Get our free email newsletter with just one click

How Inside Out Dorset’s open-access events showcase performance in stunning West Country locations

Cirque Roage's Sodade – part of Inside Out Dorset. Photo: E+N Cirque Roage's Sodade – part of Inside Out Dorset. Photo: E+N
by -

Inside Out Dorset attracts dynamic European companies to perform across the county, as its co-artistic director tells Nick Awde

Whether on the Jurassic coast or at a hill fort, the outdoor element is integral to Inside Out Dorset – and it’s also proving a big draw for cutting-edge European collaborators to show West Country audiences what they can do.

Organised by Dorchester-based Activate Performing Arts, the festival has been running since 2007 and brings urban and rural together with shows that are outdoors and mostly free (only one site this year is ticketed). It came out of a partnership between the county’s promoters and venues – many of them small-scale – who wanted to reach a new audience.

“We created the strapline ‘extraordinary events in extraordinary places’ and looked for the best time of year,” says Kate Wood, Activate’s executive director and festival co-artistic director with Bill Gee. “It was an invitation to audiences to come and see their rural and urban spaces in a different light.”

The free events aim to attract people who might not ordinarily go into a theatre or gallery space. International partnerships are key to widening that appeal with a programme of mid-scale performance works and installations with strong performance elements. It’s a perfect match for companies from countries such as France, Belgium and Spain, which have access to a wide range of creation spaces in making outdoor arts and street theatre.

Two UK premieres are Dutch: Waterlanders’ De Weide Wereld (Meadow World), an interactive installation about birdlife and the landscape, and Collectief Walden’s Olie (Oil), a show about how greed over natural resources affects nature. The latter has featured for several years at the Netherlands’ Oerol Festival, a major outdoor event that is one of Dorset’s main partners.

Another partnership is Green Carpet, a commissioning network initiated by five European partners: Activate, Belgium’s Festival International des Arts de la Rue de Chassepierre and France’s Le Citron Jaune, Domaine de Chamarande and Cirque Jules Verne festivals. Representing Green Carpet is Les Souffleurs Commandos Poetiques, a French company whose Manimal (Heaume-Animal) is a non-verbal, site-responsive look at the intersection between animal and human worlds.

A UK show with a European provenance is Furious Folly, created by Mark Anderson but commissioned by the Flemish town of Poperinge. Wood says: “This sort of collaboration between countries means that a large-scale piece of work made for the 14-18 NOW project is able to tour across this country as well.”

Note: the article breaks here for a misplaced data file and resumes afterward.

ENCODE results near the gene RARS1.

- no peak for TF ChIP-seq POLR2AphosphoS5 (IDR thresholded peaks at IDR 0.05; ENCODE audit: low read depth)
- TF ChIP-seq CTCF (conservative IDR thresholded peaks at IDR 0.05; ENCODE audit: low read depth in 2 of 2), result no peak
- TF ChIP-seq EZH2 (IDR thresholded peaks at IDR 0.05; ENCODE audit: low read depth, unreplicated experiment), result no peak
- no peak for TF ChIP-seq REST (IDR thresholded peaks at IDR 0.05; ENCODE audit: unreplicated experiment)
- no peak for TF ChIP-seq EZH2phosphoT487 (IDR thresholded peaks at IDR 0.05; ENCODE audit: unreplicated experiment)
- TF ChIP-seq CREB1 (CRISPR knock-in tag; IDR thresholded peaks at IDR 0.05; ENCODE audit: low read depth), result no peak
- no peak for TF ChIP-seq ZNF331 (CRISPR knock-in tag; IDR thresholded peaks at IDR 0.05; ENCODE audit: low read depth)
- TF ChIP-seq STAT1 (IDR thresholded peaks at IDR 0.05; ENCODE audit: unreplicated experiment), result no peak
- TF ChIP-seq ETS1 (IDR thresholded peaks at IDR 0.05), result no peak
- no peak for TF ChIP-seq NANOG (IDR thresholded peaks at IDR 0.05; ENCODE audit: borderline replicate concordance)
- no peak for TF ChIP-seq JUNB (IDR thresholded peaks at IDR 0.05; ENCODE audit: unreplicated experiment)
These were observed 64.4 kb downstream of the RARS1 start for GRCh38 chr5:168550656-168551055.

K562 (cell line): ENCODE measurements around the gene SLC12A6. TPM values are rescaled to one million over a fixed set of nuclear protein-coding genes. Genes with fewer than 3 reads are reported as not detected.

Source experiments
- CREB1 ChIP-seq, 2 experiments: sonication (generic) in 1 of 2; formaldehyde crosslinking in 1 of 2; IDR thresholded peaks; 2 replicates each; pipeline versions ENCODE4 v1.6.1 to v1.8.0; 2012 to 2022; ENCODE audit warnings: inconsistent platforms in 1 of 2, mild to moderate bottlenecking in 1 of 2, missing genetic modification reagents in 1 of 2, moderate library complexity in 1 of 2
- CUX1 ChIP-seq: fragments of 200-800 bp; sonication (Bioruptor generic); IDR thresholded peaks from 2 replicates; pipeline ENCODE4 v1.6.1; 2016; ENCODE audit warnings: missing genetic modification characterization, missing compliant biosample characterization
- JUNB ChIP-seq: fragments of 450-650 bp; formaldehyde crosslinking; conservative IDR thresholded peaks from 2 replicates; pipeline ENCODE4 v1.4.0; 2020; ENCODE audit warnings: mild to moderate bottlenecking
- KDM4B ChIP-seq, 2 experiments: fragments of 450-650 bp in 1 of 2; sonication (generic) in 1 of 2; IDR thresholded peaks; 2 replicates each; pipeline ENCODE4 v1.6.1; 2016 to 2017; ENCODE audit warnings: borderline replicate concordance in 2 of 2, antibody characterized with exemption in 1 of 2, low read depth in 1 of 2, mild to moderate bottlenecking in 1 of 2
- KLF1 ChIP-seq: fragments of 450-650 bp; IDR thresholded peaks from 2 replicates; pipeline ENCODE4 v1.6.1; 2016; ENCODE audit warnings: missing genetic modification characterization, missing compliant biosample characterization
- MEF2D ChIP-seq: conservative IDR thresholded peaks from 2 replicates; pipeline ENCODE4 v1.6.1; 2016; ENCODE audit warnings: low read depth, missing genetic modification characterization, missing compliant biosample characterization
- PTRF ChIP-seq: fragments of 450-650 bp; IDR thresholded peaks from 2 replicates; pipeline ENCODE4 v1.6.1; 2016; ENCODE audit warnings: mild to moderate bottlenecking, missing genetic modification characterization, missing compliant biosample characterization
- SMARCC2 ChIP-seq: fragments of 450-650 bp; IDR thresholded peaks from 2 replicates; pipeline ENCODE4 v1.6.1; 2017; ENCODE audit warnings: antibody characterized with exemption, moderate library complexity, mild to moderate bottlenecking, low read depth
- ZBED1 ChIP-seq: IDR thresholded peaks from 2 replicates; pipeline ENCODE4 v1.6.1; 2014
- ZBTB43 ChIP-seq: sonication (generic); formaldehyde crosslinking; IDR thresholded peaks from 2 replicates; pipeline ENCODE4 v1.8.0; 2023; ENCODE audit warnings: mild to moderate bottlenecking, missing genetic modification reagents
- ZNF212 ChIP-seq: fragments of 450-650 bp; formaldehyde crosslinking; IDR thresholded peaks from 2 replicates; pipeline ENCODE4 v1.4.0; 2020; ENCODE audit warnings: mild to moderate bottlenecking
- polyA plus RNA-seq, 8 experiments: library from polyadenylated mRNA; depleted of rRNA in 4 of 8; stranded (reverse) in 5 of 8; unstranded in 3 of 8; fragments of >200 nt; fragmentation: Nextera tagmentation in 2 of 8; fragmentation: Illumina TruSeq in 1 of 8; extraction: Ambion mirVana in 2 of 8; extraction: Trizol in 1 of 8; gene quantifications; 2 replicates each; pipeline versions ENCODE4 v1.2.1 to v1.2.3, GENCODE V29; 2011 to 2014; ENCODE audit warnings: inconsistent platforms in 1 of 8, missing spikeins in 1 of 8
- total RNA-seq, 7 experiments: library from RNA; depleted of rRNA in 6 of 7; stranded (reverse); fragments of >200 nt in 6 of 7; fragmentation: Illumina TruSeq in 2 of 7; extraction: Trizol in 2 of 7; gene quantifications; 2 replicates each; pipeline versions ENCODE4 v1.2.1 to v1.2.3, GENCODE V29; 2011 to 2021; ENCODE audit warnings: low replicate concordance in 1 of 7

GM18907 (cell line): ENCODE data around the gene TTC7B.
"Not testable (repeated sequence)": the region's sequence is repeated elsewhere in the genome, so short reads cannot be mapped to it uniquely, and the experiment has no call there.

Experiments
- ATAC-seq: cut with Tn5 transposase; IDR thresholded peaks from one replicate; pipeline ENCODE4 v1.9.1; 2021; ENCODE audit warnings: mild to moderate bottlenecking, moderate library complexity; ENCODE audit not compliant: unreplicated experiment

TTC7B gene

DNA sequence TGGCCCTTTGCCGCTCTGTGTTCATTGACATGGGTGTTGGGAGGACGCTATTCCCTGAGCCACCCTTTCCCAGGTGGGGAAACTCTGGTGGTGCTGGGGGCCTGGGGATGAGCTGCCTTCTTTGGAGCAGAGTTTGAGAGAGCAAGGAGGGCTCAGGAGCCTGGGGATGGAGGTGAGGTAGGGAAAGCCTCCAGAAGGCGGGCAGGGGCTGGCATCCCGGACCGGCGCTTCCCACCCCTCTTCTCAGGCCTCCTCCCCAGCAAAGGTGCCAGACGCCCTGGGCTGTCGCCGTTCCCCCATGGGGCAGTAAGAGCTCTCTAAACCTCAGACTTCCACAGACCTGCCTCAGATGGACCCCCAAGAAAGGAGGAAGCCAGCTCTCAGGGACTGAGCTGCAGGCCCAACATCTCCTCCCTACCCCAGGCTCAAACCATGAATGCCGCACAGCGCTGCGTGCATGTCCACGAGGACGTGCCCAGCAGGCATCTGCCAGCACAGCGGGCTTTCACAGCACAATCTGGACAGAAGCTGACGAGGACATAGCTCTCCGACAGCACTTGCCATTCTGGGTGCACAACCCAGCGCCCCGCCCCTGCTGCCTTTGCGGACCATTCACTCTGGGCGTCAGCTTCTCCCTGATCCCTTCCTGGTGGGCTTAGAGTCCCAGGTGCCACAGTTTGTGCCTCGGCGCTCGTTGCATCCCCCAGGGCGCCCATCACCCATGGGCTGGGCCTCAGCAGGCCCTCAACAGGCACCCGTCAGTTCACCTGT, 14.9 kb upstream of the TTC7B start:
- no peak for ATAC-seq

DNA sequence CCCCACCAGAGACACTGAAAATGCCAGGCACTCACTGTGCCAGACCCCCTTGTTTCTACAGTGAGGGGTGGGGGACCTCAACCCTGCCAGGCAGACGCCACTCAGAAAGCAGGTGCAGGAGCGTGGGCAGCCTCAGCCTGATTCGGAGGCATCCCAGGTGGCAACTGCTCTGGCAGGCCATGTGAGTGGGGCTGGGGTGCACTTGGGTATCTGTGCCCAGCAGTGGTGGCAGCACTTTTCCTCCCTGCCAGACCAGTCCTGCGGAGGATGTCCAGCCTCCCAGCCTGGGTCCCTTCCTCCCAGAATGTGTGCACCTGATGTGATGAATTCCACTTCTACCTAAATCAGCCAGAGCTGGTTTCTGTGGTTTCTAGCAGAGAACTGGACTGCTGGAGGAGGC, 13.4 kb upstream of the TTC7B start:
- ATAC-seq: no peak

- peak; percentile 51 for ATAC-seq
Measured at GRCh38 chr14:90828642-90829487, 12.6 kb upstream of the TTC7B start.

The strength of those relationships also brings support from big players such as France’s Institut Francais and Netherlands’ Fonds Podiumkunsten, which – like Arts Council England’s funding for Dorset – are interested in ensuring that work takes place in the regions and isn’t centred on London.

“That sense of being here in your local community and being part of a wider kind of European and international community is extremely important,” says Wood. “We all do that on a daily basis through connecting to the internet, but we’re also interested in the live experience. What happens when you bring people together in a space to experience it? And being outdoors, it feels very different.”

“What is significant for us is the way our European partners are introducing artists and projects to us, and how we’re doing the same. And Now’s Wayfaring is part of a national programme we’re doing that premiered in Norfolk and then went to Oerol where it was the closing event. In industry terms it’s opening up new markets for artists across Europe.”

Inside Out Dorset runs from September 14 to 22

We need your help…

When you subscribe to The Stage, you’re investing in our journalism. And our journalism is invested in supporting theatre and the performing arts.

The Stage is a family business, operated by the same family since we were founded in 1880. We do not receive government funding. We are not owned by a large corporation. Our editorial is not dictated by ticket sales.

We are fully independent, but this means we rely on revenue from readers to survive.

Help us continue to report on great work across the UK, champion new talent and keep up our investigative journalism that holds the powerful to account. Your subscription helps ensure our journalism can continue.